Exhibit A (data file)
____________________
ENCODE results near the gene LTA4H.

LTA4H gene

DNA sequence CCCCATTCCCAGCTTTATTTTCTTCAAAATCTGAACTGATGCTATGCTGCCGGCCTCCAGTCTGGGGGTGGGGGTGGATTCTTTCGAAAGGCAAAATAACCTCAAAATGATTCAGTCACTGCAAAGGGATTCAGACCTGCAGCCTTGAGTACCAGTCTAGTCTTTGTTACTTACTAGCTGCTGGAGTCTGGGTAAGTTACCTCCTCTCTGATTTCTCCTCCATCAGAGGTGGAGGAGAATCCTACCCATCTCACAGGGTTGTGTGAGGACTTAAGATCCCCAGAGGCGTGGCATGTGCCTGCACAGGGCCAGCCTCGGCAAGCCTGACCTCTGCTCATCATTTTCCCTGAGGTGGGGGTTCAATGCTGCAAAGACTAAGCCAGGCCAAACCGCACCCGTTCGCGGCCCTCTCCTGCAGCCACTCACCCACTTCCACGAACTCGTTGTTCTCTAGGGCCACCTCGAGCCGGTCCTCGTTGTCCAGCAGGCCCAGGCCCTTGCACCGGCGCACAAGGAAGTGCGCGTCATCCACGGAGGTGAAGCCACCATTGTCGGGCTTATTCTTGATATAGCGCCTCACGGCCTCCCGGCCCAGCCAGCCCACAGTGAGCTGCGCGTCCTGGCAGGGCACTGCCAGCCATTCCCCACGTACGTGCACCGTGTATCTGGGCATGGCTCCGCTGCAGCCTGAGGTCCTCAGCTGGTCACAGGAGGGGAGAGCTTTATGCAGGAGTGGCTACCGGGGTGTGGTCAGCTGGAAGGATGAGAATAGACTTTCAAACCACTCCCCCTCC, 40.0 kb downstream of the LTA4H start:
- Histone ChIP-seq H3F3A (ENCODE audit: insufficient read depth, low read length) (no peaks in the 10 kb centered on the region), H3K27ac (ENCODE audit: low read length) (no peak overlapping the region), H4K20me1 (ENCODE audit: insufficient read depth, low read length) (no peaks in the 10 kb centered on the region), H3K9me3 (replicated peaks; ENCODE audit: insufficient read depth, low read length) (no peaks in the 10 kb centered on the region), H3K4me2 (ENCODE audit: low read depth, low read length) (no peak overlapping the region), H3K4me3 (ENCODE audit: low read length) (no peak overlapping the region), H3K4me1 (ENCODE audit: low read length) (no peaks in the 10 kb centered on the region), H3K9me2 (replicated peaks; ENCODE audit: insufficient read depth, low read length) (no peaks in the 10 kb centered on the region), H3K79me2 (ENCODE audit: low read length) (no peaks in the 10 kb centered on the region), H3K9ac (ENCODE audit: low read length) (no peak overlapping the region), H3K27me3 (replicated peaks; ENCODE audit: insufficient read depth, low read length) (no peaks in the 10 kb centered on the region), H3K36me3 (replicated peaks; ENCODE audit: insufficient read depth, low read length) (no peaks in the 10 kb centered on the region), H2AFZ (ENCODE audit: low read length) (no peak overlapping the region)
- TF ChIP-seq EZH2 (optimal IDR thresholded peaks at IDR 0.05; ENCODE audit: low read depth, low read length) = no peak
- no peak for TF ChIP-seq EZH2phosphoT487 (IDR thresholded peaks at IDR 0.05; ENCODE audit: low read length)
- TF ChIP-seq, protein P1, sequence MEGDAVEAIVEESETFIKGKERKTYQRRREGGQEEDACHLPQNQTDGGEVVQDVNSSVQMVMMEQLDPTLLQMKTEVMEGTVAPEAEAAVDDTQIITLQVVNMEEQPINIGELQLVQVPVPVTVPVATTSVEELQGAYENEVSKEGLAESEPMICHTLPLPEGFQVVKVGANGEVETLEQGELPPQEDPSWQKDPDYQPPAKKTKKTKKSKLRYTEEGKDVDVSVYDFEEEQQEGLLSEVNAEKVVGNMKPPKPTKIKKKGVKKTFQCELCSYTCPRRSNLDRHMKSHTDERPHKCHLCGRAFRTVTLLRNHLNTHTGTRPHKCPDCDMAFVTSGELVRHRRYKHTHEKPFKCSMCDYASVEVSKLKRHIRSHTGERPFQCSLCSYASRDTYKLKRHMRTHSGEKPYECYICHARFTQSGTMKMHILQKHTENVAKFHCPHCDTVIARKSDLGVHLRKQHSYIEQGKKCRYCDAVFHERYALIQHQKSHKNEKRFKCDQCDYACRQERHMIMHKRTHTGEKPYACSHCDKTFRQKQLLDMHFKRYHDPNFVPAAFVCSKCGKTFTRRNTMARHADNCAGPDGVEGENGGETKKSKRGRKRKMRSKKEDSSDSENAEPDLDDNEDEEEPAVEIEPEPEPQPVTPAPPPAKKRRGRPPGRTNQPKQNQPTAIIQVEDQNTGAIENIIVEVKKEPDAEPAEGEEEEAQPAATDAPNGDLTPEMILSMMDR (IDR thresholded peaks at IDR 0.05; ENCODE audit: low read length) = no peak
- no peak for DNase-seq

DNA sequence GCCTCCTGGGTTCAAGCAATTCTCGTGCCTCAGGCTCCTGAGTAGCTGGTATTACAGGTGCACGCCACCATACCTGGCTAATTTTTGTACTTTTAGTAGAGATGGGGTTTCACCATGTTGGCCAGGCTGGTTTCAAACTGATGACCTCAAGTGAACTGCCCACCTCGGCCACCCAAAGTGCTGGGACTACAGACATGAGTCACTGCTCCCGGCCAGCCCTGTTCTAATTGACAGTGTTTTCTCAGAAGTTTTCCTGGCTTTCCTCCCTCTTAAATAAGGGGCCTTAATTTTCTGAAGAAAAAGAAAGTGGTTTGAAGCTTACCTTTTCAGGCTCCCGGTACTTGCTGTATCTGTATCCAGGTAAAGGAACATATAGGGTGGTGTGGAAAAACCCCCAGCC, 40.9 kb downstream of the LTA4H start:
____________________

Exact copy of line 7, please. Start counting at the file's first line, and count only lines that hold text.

- TF ChIP-seq, protein P1, sequence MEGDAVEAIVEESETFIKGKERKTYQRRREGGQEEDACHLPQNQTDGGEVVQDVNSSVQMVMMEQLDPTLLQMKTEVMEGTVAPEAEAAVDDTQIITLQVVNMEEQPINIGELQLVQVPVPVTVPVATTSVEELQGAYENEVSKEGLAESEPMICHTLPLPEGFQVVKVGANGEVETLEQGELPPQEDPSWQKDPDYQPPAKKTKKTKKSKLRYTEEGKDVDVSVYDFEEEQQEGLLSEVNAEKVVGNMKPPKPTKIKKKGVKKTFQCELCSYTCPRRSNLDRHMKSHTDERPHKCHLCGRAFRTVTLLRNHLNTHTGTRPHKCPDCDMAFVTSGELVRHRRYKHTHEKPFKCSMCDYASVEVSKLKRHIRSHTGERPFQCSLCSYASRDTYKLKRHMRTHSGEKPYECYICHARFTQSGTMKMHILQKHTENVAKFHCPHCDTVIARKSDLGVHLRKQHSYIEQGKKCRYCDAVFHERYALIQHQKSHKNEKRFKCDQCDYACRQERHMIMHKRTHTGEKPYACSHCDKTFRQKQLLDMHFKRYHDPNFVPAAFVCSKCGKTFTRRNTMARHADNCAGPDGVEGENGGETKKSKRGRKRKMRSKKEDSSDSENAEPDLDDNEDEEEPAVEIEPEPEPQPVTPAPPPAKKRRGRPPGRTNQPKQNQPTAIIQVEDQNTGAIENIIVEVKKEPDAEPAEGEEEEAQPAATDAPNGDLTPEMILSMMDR (IDR thresholded peaks at IDR 0.05; ENCODE audit: low read length) = no peak